The jurisprudence of the Hindus and Arabs being the field, which I have chosen for my peculiar toil, you cannot expect, that I should greatly enlarge your collection of historical knowledge; but I may be able to offer you some occasional tribute, and I cannot help mentioning a discovery, which accident threw in my way; though my proofs must lie reserved for an essay, which I have delineated for the fourth volume of your Transactions. To fix the situation of that Palibothra (for there may have been several of the name), which was visited and described by MEGASTHENES had always appeared a very difficult problem; for, though it could not have been Prayága, where no ancient metropolis ever stood, nor Cányacubja, which has no epithet at all resembling the word used by the Greeks, nor Gaur, otherwife called Lacshmanavati, which all know to be a town comparatively modern, yet we could not confidently decide that it was Pátaliputra, though names and most circumstances nearly correspond, because that renowned capital extended from the confluence of the Sone and the Ganges to the scite of Patna, while Palibothra stood at the junction of the Ganges and Erannoboas, which [220] the accurate M. D’ANVILLE had pronounced to be the Yamunŕ: but this only difficulty was removed, when I found in a classical Sanscrit book, near two thousand years old, that Hiranyabáhu, or golden armed, which the Greeks changed into Erannoboas, or the river with a lovely murmur, was in fact another name for the Sona itself, though MEGASTHENES, from ignorance or inattention, has named them separately. This discovery led to another of greater moment; for CHANDRAGUPTA, who, from a military adventurer, became, like SANDRACOTTUS, the sovereign of upper Hindustŕn, actually fixed the seat of his empire at Pataliputra, where he received ambassadors from foreign princes, and was no other than that very SANDRACOTTUS, who concluded a treaty with SELEUCUS NICATOR; so that we have solved another problem, to which we before alluded, and may in round numbers consider the twelve and three hundredth years before CHRIST as two certain epochs between RÁMA, who conquered Silán a few centuries after the flood, and VICRAMÁDITYA, who died at Ujjayině fiftyseven years before the beginning of our era.

II. SINCE these discussions would lead us too far, I proceed to the history of Nature distinguished, for our present purpose, from that of Man; and divided into that of other animals [221] who inhabit this globe, of the mineral substances, which it contains, and of the vegetables, which so luxuriantly and so beautifully adorn it.

1. Could the figure, instincts, and qualities of birds, beasts, insects, reptiles, and fish be ascertained either on the plan of BUFFON, or on that of LINNĆUS, without giving pain to the objects of our examination, few studies would afford us more solid instruction or more exquisite delight; but I never could learn by what right, nor conceive with what feelings, a naturalist can occasion the misery of an innocent bird and leave its young, perhaps, to perish in a cold nest, because it has gay plumage and has never been accurately delineated, or deprive even a butterfly of its natural enjoyments, because it has the misfortune to be rare or beautiful; nor shall I ever forget the couplet of FIRDAUSI (4), for which SADI, who cites it with applause, pours blessings on his departed Spirit:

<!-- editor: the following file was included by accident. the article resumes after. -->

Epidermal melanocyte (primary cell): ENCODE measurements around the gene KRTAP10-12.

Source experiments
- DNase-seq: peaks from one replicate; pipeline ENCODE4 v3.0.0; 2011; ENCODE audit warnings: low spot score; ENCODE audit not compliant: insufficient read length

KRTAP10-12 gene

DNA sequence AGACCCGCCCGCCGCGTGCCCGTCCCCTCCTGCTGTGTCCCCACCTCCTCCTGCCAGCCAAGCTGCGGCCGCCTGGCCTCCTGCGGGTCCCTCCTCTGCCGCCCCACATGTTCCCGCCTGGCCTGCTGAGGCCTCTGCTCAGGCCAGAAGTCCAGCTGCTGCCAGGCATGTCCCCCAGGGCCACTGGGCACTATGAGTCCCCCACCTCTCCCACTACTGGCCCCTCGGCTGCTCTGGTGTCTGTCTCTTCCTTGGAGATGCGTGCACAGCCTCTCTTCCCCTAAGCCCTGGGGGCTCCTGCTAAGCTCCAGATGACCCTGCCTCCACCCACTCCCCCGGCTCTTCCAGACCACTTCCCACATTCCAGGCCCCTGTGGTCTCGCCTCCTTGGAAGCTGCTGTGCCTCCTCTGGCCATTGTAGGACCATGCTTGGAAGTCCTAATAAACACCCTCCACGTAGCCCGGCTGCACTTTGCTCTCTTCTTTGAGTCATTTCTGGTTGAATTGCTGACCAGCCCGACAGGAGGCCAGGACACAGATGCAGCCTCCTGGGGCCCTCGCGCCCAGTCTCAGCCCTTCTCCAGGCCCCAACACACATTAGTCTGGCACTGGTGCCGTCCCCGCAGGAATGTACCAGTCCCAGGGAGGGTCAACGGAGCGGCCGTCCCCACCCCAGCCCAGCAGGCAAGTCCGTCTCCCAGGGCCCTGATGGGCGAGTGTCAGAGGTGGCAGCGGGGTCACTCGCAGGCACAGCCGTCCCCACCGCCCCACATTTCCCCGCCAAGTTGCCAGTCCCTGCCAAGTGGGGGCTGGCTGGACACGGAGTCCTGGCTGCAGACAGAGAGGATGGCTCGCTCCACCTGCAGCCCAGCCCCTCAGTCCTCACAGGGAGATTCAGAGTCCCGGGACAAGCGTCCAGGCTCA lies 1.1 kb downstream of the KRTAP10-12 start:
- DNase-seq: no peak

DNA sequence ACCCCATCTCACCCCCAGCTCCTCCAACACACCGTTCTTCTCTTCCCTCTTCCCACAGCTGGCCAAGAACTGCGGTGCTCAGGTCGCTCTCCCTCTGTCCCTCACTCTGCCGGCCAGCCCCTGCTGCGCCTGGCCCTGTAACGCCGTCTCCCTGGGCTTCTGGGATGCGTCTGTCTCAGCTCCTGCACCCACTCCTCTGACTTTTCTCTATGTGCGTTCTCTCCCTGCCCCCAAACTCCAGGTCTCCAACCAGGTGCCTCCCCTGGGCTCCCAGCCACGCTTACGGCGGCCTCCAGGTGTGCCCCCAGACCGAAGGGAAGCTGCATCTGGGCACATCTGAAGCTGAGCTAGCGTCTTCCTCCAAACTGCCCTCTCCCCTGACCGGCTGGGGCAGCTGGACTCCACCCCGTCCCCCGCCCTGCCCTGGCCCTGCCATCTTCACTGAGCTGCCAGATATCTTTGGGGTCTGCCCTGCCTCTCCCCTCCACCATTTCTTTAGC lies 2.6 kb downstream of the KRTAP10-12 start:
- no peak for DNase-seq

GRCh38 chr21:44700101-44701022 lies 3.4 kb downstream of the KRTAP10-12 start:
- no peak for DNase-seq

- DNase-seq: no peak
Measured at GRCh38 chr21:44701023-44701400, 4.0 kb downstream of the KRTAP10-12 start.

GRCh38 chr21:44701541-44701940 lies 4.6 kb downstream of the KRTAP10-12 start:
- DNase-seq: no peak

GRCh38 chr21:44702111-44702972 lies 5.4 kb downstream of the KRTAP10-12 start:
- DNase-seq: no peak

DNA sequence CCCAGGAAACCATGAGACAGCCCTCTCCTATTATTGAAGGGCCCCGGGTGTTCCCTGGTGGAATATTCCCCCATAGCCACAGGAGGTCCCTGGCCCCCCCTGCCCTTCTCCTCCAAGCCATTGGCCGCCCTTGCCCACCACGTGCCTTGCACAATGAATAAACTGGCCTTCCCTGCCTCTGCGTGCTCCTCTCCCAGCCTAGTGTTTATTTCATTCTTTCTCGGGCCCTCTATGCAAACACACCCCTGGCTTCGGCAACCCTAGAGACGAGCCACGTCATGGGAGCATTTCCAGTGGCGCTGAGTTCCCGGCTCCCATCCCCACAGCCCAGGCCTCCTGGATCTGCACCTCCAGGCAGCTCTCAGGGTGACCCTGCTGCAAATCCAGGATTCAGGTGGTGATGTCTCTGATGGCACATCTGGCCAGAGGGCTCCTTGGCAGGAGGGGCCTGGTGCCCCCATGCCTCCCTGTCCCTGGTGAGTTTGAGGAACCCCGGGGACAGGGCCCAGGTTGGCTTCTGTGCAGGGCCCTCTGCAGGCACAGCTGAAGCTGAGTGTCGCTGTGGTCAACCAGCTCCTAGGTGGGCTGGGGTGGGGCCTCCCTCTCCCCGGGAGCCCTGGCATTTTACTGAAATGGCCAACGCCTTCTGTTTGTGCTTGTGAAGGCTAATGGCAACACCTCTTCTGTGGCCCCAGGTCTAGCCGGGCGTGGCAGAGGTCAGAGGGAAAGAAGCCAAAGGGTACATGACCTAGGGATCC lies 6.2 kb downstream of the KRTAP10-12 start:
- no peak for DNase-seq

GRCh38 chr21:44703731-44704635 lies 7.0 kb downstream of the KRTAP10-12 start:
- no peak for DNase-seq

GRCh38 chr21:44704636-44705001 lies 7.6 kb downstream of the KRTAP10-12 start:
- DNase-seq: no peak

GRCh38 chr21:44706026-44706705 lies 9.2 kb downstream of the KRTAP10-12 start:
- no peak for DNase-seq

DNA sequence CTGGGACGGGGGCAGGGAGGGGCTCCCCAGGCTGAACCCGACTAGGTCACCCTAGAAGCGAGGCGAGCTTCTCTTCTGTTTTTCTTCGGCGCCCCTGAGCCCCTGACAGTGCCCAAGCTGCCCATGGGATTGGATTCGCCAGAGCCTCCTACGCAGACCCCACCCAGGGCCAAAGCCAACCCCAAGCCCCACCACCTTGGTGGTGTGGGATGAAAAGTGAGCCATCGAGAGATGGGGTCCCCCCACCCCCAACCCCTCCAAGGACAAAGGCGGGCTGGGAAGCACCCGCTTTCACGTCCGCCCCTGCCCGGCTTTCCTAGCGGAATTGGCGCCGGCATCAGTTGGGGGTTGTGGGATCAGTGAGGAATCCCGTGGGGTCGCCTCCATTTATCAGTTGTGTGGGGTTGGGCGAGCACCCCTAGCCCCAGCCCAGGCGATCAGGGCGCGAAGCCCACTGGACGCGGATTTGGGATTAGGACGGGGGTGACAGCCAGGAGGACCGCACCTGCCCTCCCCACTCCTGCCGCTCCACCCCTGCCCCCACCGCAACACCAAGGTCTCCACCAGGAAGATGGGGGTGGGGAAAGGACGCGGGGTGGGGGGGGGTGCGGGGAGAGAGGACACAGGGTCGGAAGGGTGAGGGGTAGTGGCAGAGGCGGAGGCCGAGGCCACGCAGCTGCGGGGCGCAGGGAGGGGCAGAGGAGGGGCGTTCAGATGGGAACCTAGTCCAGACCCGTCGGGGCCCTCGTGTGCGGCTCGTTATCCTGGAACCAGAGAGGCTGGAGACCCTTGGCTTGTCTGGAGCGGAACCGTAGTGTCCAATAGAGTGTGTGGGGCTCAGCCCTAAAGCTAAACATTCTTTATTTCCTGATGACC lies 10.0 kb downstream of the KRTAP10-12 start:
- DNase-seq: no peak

Ah! spare yon emmet, rich in hoarded grain

He lives with pleasure, and he dies with pain.

This may be only a confession of weakness, and it certainly is not meant as a boast of peculiar sensibility; but, whatever name may be given to my opinion, it has such an effect on my conduct, that I never would buffer the Cócila, whose wild native woodnotes announce the approach of [222] spring, to be caught in my garden for the sake of comparing it with BUFFON’S description; though I have often examined the domestick and engaging Mayanŕ, which bids us good morrow at our windows, and expects, as its reward, little more than security: even when a fine young Manis or Pangolin was brought me, against my will, from the mountains, I solicited his restoration to his beloved rocks, because I found it impossible to preserve him in comfort at a distance from them. There are several treatises on animals in Arabick, and very particular accounts of them in Chinese with elegant outlines of their external appearance; but I have met with nothing valuable concerning them in Persian, except what may be gleaned from the medical dictionaries; nor have I yet seen a book in Sanscrit, that expressly treats of them: on the whole, though rare animals may be found in all Asia, yet I can only recommend an examination of them with this condition, that they be left, as much as possible, in a state of natural freedom, or made as happy as possible, if it be necessary to keep them confined.

2. The history of minerals, to which no such objection can be made, is extremely simple and easy, if we merely consider their exterior look and configuration, and their visible texture; but the analysis of their internal properties belongs [223] particularly to the sublime researches of Chymistry, on which we may hope to find useful disquisitions in Sanscrit, since the old Hindus unquestionably applied themselves to that enchanting study; and even from their treatises on alchymy we may possibly collect the results of actual experiment, as their ancient astrological works have preserved many valuable facts relating to the Indian sphere and the precession of the equinox: both in Persian and Sanscrit there are books on metals and minerals, particularly on gems, which the Hindu philosophers considered (with an exception of the diamond) as varieties of one crystalline substance either simple or compound: but we must not expect from the chymists of Asia those beautiful examples of analysis which have but lately been displayed in the laboratories of Europe.